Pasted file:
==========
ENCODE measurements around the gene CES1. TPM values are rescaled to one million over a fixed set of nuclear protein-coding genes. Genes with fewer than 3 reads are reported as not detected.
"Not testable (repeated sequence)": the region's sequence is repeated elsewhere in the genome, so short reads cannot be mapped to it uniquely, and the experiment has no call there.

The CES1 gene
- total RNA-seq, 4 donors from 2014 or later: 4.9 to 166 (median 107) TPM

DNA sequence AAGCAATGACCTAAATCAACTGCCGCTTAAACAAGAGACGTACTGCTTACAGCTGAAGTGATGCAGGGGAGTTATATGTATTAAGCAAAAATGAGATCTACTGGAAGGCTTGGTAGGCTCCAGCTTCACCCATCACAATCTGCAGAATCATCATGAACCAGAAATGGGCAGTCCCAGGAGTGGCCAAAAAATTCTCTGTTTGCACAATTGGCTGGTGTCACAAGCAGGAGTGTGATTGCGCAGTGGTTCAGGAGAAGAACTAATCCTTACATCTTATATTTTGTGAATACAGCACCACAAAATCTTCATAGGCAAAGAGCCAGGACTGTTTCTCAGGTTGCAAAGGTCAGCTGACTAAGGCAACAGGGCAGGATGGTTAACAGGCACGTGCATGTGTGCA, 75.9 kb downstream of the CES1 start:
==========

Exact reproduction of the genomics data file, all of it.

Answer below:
ENCODE measurements around the gene CES1. TPM values are rescaled to one million over a fixed set of nuclear protein-coding genes. Genes with fewer than 3 reads are reported as not detected.
"Not testable (repeated sequence)": the region's sequence is repeated elsewhere in the genome, so short reads cannot be mapped to it uniquely, and the experiment has no call there.

The CES1 gene
- total RNA-seq, 4 donors from 2014 or later: 4.9 to 166 (median 107) TPM

DNA sequence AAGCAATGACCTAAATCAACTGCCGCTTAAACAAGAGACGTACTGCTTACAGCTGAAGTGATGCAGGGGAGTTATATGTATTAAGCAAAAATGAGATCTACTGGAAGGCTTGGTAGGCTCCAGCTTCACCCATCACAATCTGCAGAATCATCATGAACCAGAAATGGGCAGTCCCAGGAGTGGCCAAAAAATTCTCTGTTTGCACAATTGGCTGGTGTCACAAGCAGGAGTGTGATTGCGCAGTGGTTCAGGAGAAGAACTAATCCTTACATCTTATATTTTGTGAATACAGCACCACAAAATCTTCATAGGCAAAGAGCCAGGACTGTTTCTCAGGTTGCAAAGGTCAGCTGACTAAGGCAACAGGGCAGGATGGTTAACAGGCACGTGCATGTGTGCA, 75.9 kb downstream of the CES1 start: